Ok, heads up, the lira is in all kinds of trouble.
Earlier today, the U.S. suspended visa processing in Turkey following Turkish authorities’ ill-advised move to arrest a US embassy employee last week. “Recent events have forced the United States Government to reassess the commitment of the Government of Turkey to the security of U.S. Mission facilities and personnel,” a statement posted to the embassy’s official Twitter account earlier today reads:
Statement from the U.S. Mission to Turkey pic.twitter.com/RjTU3BfSXZ
— US Embassy Turkey (@USEmbassyTurkey) October 8, 2017
This of course stems directly from Erdogan’s ongoing efforts to bring arch nemesis Fethullah Gulen to “justice.” Pretty much anything that goes wrong for Erdogan gets blamed on one of two things: 1) a Kurdish conspiracy, 2) a Gulen-linked conspiracy. This latest spat with Washington is no exception.
Last week, Anadolu Agency reported that a U.S. Consulate employee had been arrested on charges of being somehow linked to Gulen. For its part, the U.S. Embassy said the allegations against the staff member are “wholly without merit.”
“Baseless, anonymous allegations against our employee undermine and devalue (the) longstanding partnership” between Turkey and the United States, the embassy said in a statement.
Here’s a quick summary from the New York Times that should help you get an idea of how truly absurd this has become:
One is a NASA scientist who was vacationing with relatives in Turkey. Another is a Christian missionary who has lived in Turkey for 23 years. Others include a visiting chemistry professor from Pennsylvania and his brother, a real estate agent.
They are among a dozen Americans who have been jailed by the government of President Recep Tayyip Erdogan and face long prison sentences for allegedly playing a part in a failed coup last year.
Mr. Erdogan’s crackdown since then has swept up tens of thousands of Turks — military officials, police officers, judges, journalists and others — in prosecutions and purges that are wrenching Turkey back to darker eras it had appeared to have left behind.
And amid deteriorating relations with the United States and Europe, Turkey is also arresting increasing numbers of foreign nationals. Most, including the Americans, are accused of ties to the Islamist cleric Fethullah Gulen, who Turkey says orchestrated the conspiracy from his self-imposed exile in Pennsylvania.
Basically, Erdogan is going to keep arresting people until the U.S. agrees to extradite that damn Gulen whose fate would surely be something much worse than death if Erdogan ever gets his hands on him.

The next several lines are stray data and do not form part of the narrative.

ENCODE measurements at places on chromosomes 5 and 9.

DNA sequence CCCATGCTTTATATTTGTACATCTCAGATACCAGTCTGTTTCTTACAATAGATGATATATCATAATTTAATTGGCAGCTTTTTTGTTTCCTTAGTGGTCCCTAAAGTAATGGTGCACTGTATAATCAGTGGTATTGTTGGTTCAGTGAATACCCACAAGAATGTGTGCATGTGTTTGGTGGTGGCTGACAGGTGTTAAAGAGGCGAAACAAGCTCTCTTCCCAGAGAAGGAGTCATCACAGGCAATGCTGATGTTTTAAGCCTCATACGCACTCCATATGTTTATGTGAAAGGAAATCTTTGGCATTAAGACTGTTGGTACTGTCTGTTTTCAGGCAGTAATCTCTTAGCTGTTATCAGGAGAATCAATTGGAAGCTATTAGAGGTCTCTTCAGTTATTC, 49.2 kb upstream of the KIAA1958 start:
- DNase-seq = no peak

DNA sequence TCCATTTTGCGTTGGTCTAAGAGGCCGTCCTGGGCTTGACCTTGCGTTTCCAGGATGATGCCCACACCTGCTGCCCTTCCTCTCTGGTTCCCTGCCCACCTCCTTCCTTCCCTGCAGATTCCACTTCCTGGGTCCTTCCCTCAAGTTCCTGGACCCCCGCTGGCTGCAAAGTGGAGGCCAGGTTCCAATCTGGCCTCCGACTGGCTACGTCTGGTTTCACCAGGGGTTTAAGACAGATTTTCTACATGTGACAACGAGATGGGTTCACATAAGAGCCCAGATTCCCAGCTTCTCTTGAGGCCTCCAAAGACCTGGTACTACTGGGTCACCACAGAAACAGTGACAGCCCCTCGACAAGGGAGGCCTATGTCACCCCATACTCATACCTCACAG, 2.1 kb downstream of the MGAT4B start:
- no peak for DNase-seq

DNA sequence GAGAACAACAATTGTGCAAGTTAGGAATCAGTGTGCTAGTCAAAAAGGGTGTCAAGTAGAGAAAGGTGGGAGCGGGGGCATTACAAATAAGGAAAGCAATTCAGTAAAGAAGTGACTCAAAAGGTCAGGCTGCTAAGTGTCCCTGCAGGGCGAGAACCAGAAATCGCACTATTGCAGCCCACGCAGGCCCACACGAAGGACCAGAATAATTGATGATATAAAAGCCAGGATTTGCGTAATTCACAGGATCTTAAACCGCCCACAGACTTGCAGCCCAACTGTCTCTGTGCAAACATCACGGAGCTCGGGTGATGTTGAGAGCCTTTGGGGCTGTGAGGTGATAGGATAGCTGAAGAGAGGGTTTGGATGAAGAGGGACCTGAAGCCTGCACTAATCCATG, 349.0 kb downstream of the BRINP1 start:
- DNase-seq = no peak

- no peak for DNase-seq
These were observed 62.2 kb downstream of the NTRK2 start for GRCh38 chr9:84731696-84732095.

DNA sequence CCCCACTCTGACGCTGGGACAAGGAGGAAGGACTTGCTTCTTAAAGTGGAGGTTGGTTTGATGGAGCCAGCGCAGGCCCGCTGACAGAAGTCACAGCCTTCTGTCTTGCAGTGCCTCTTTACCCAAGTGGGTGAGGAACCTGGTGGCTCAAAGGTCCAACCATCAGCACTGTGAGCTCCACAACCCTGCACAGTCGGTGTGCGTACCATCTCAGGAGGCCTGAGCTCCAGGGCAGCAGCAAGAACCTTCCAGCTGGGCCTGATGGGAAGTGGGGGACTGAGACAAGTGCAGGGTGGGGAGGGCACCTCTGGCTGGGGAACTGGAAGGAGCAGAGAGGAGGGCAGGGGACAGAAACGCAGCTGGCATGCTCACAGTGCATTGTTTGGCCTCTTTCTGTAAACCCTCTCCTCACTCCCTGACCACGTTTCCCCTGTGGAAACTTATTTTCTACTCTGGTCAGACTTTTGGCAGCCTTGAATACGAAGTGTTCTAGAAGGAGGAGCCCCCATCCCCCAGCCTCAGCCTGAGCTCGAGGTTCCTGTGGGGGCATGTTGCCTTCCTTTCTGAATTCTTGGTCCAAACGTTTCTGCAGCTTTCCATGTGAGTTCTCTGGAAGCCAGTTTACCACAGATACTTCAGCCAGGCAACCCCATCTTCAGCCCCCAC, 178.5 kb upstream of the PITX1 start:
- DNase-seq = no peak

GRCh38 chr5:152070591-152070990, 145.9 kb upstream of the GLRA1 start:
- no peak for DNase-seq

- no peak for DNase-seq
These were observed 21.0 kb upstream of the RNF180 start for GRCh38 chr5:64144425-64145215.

As The Times goes on to write in the article linked above, “a presidential aide [recently] said in an interview that the government had been surprised by the scale of the Gulen network, and believed it had infiltrated nearly every major institution of power.”
Sadly, the English language isn’t sufficient to convey how hilarious that bolded bit is to anyone who doesn’t follow politics in Turkey.
Well anyway, Turkey immediately responded on Sunday, issuing an identical message via its own Twitter account:
Statement from the Turkish Mission to the U.S., October 8, 2017 pic.twitter.com/4i0BwInOCj
— TurkishEmbassyDC (@TurkishEmbassy) October 8, 2017
So that’s the context for this:
That would be the biggest decline since the coup for the lira:
As a reminder, this is the absolute last thing that Turkey needs right now. There were already concerns tied to Erdogan’s bombastic rhetoric regarding the Kurdish referendum in Iraq (more here) and more generally, investors are concerned that his increasingly autocratic tendencies will eventually lead Western allies to disown him.
“Traders are reacting so massively to the Turkey news precisely because of the country’s large current account deficit — which has been showing signs of deteriorating again. Turkey is just too dependent on foreign investment, and too much of that is so called ‘hot money,’ to be at risk of being black-listed by the U.S.,” Bloomberg’s Mark Cudmore writes, adding that “it doesn’t help that this is happening in an environment of climbing global yields and amid a push for Kurdish independence on Turkey’s eastern border.”
In short: there’s some spillover risk here for EM in an environment when the dollar was already riding a hot streak and DM yields are on the move.